The Mosque of Cordoba

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The Mosque of Cordoba (Urdu: مسجد قرطبہ, romanizedMasjid-e Qurtaba) is an eight-stanza Urdu poem by Muhammad Iqbal, written circa 1932 and published in his 1935/6 collection Bāl-e Jibrīl ('The Wing of Gabriel'). It has been described as "one of his most famous pieces" and a "masterpiece".[1] It has also been compared to Ahmad Shawqi's Arabic poem Siniyyah for its locating in Islamic Spain "the embodiment of the ideal, non-territorial Islamic nation" that is, in both poems' world-views, "the source of world history."[2]

Context of Composition[edit]

Iqbal travelled to England in 1931 to participate in the second and third Round Table Conferences in London.[3] He returned to India via Spain (as well as France and Italy), and it was at this time that he visited the eponymous mosque, though by that time it had long since been converted to a cathedral. Nevertheless, it was at what has been described as one of the "high points of his emotional life"[4] that he composed the majority of the poem, as its subtitle clearly indicates:

"Hispānīya kī sarzamīn bālkhusūs qurtaba men likhī ga'ī", or, "Written in the land of Spain, particularly in Córdoba".

The visit must indeed have inspired him, as the resultant poem is one of the very few occasions in which Iqbal praises art or architecture. Annemarie Schimmel has observed,

"He was most critical to the existence of fine arts in Islamic culture, and has admired most those buildings which seem to express the vigorous character of the young and powerful Islam, like the mosque of Cordova, and the Qutub Minar of Delhi. But on the whole the beautiful form as such did not appeal that much to him."[5]


The poem is written in the rajaz metre,[6] with the following pattern of long (–) and short ( ˘ ) syllables divided into four feet:

– ˘ ˘ – / – ˘ – / – ˘ ˘ – / – ˘ –

with an optional caesura or additional short syllable at the end of each line.[7]

The eight stanzas are thematically quite distinct, but linked together in a natural progression of ideas.[A]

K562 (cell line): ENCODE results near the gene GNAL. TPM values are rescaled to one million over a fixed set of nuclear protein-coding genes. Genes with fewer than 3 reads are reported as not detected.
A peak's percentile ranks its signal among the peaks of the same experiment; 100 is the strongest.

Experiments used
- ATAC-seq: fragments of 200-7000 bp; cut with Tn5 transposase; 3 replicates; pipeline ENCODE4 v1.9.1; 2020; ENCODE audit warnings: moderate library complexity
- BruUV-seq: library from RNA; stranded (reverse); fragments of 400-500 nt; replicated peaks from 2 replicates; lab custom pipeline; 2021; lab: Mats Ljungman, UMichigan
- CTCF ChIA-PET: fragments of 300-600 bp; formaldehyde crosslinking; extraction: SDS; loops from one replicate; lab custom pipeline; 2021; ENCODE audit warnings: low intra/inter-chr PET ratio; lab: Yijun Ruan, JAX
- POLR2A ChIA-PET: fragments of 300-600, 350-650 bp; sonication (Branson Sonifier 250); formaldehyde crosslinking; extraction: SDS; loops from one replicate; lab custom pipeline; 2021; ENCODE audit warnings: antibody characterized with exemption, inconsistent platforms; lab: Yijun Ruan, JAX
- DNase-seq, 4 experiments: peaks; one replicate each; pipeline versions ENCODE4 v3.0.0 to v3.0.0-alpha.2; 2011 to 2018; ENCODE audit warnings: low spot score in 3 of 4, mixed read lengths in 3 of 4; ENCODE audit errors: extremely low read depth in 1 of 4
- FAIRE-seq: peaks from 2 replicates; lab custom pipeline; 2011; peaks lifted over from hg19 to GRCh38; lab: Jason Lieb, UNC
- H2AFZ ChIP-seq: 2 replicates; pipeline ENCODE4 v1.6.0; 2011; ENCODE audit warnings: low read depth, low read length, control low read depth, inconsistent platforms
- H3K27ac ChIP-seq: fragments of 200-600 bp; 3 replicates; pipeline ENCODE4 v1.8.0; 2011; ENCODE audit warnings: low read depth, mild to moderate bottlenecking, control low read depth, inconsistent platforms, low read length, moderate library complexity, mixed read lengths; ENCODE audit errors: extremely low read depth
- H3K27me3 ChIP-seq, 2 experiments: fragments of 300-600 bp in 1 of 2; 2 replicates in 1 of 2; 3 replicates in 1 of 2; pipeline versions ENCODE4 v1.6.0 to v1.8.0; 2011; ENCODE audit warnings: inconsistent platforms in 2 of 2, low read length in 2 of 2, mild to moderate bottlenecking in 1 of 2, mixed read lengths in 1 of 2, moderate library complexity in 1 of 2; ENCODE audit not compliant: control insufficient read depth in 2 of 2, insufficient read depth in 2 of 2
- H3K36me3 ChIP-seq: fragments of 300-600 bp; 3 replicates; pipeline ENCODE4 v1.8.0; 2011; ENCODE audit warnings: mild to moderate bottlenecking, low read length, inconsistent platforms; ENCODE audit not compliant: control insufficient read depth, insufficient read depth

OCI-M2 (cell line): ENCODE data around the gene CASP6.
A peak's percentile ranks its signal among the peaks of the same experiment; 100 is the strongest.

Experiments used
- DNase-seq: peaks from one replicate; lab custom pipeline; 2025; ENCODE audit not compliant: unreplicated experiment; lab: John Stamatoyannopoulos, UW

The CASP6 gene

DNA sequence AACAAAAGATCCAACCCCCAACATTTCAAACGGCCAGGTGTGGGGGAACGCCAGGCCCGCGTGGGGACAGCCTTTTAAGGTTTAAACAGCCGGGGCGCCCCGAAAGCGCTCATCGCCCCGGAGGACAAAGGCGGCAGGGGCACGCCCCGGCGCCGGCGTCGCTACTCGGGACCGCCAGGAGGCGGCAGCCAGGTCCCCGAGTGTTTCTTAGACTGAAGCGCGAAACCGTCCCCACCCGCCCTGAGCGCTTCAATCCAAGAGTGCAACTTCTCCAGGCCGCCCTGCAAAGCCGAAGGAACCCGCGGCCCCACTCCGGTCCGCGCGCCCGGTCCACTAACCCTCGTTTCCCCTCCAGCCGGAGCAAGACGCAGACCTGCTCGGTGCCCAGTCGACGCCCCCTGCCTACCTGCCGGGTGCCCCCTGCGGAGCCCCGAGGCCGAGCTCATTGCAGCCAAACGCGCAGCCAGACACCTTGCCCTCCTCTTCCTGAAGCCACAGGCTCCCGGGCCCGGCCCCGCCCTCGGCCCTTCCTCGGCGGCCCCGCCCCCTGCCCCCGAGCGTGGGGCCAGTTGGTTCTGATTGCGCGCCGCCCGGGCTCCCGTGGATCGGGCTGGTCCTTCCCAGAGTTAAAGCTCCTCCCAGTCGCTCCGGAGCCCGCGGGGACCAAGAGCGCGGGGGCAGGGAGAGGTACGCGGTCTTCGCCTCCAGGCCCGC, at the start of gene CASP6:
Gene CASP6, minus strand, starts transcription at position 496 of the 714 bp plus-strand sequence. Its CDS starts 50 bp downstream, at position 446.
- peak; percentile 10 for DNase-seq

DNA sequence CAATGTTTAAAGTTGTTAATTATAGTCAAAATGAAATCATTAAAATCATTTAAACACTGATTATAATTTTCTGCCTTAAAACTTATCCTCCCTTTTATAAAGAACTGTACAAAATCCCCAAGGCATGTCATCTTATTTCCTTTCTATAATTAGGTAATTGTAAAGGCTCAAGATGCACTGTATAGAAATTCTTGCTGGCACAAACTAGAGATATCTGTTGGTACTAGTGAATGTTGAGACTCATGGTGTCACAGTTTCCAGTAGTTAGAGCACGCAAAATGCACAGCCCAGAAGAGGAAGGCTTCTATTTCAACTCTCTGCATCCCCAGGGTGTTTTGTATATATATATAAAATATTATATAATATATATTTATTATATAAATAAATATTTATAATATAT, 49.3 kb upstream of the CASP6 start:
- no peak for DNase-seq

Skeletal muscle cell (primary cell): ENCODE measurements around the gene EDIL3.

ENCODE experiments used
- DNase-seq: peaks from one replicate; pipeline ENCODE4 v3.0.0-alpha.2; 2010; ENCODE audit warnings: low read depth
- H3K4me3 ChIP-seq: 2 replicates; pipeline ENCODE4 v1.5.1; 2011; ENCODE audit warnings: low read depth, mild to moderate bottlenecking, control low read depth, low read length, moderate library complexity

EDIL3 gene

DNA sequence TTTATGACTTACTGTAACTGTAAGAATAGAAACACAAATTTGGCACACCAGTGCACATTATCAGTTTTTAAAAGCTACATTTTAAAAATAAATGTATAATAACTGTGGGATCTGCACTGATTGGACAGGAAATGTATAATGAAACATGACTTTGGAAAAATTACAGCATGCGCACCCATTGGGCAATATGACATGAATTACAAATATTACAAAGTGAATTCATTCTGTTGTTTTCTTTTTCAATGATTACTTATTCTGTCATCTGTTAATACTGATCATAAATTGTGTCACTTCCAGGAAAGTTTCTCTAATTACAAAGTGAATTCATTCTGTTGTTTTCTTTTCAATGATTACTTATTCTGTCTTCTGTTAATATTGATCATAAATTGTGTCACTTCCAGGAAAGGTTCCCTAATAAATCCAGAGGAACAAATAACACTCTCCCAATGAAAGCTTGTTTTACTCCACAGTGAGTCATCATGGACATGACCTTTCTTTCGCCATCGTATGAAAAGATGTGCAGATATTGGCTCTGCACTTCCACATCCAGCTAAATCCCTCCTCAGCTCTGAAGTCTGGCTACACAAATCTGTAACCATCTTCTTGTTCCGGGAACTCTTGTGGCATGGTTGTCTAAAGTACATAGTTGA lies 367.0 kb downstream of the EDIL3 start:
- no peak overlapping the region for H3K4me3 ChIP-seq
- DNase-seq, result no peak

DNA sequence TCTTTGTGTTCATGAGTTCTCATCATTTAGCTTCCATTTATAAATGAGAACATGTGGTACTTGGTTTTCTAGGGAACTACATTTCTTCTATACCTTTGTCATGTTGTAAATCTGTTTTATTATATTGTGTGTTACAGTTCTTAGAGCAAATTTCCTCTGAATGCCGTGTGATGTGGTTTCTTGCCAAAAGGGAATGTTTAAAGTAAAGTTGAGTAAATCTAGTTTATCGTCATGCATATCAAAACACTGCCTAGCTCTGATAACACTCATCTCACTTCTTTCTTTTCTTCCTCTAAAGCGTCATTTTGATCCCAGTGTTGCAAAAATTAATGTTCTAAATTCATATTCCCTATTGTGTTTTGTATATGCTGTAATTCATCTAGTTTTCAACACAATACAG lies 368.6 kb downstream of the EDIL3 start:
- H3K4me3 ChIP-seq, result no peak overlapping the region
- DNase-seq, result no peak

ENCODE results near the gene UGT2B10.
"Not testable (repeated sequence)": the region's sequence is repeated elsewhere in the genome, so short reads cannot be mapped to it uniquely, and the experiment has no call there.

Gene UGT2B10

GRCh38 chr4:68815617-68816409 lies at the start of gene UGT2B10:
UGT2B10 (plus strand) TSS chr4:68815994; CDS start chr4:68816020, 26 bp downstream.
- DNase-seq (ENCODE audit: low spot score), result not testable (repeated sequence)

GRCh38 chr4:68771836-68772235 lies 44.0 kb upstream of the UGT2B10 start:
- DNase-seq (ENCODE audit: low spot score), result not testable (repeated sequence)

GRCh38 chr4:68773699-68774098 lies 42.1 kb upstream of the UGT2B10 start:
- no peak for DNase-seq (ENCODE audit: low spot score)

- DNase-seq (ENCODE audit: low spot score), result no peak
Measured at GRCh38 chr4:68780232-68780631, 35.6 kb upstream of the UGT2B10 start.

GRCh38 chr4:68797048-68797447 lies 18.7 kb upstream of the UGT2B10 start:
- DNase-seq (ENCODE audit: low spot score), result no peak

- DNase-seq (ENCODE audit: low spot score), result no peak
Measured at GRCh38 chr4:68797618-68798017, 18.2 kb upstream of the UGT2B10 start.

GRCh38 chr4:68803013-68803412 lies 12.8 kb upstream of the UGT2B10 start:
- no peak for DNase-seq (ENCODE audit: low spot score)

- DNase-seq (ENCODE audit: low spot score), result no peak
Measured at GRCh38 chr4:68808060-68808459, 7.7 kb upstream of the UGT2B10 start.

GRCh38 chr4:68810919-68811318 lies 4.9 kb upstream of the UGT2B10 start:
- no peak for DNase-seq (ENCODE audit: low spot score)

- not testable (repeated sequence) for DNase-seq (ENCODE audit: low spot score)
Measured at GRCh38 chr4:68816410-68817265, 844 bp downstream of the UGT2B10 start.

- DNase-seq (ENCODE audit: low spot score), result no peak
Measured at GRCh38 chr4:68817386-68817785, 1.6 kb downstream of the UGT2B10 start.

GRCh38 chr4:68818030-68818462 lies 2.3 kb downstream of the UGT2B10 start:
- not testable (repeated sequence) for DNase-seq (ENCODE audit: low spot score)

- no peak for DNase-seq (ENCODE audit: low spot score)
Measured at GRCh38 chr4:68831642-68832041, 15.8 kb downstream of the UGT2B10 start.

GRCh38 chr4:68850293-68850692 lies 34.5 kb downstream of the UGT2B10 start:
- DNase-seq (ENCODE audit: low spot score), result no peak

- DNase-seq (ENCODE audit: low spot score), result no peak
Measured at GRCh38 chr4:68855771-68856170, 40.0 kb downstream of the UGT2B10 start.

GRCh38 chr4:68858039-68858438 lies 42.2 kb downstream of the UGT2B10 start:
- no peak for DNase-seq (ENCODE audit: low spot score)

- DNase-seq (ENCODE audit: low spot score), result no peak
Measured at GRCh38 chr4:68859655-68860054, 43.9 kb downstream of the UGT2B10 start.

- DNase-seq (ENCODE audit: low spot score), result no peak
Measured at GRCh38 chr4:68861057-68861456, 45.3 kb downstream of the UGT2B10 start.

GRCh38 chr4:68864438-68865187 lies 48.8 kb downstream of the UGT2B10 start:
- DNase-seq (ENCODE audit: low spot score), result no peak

Stanza 1: A description of the nature of time, as an unending and cyclical chain of days and nights ("Silsila-e roz-o shab") which is nevertheless only an apparent reality; everything that man creates is therefore ephemeral, and the end result is annihilation ("Kār-e jahān be ṣabāt!").
Stanza 2: Here Iqbal focusses on the one quality that transcends time and is, as such, indestructible: true, spiritual love ("'ishq").
Stanza 3: It was this love, then, that created the mosque of Cordoba; it is the ability to feel the "burning and melting" of worship that places man in a more privileged state even than the forms of light ("paikar-e nūrī").
Stanza 4: The glory and beauty ("jalāl-o jamāl") of the mosque causes Iqbal to think on the nature and qualities of the true believer, whose refuge in times of trouble is in the declaration of faith ("Sāyah-e shamshīr men us kī panā lā 'ilāha").
Stanza 5: Here Iqbal outlines the characteristics of a true Muslim.
Stanza 6: The centrality of the mosque of Cordoba to Islamic Spain is compared to the centrality of the Kaaba to Islam generally; while the positive impact of Islam on Spain and Europe are extolled.
Stanza 7: Iqbal bemoans the waning of Islam in Europe, and outlines the great upheavals that swept Europe from the 16th to 18th centuries. He observes that a similar turmoil currently existed in the Muslim world.
Stanza 8: This is a call for revolution and reform, as well as a summary of the poem in general.

See also[edit]



  1. ^ This summary draws on that of David Matthews, supplemented by direct quotations from the poem. See Matthews, pp. 173–175.


  1. ^ Schimmel pp. 52, 173
  2. ^ Noorani p. 238
  3. ^ Schimmel p. 52
  4. ^ Mir p. 14
  5. ^ Schimmel p. 145
  6. ^ Matthews p.173)
  7. ^ Pritchett & Khaliq § 6.1

Cited works[edit]

  • Matthews, D.J. (1993). Iqbal: A Selection of the Urdu Verse. School of Oriental and African Studies. ISBN 0728602156.
  • Mir, Mustansir (2006). Iqbal. I.B. Tauris. ISBN 1845110943.
  • Noorani, Nasreen (1999). "The Lost Garden of Al-Andalus: Islamic Spain and the Poetic Inversion of Colonialism". International Journal of Middle East Studies. 31 (2): 237–254. doi:10.1017/s0020743800054039.
  • Pritchett, Frances W.; Khaliq, Khaliq Ahmad (1987). Urdu Metre: A Practical Handbook. University of Wisconsin at Madison.
  • Schimmel, Annemarie (1963). Gabriel's Wing: A Study into the Religious Ideas of Sir Muhammad Iqbal. Brill.

External links[edit]

Read online
Iqbal Academy, Pakistan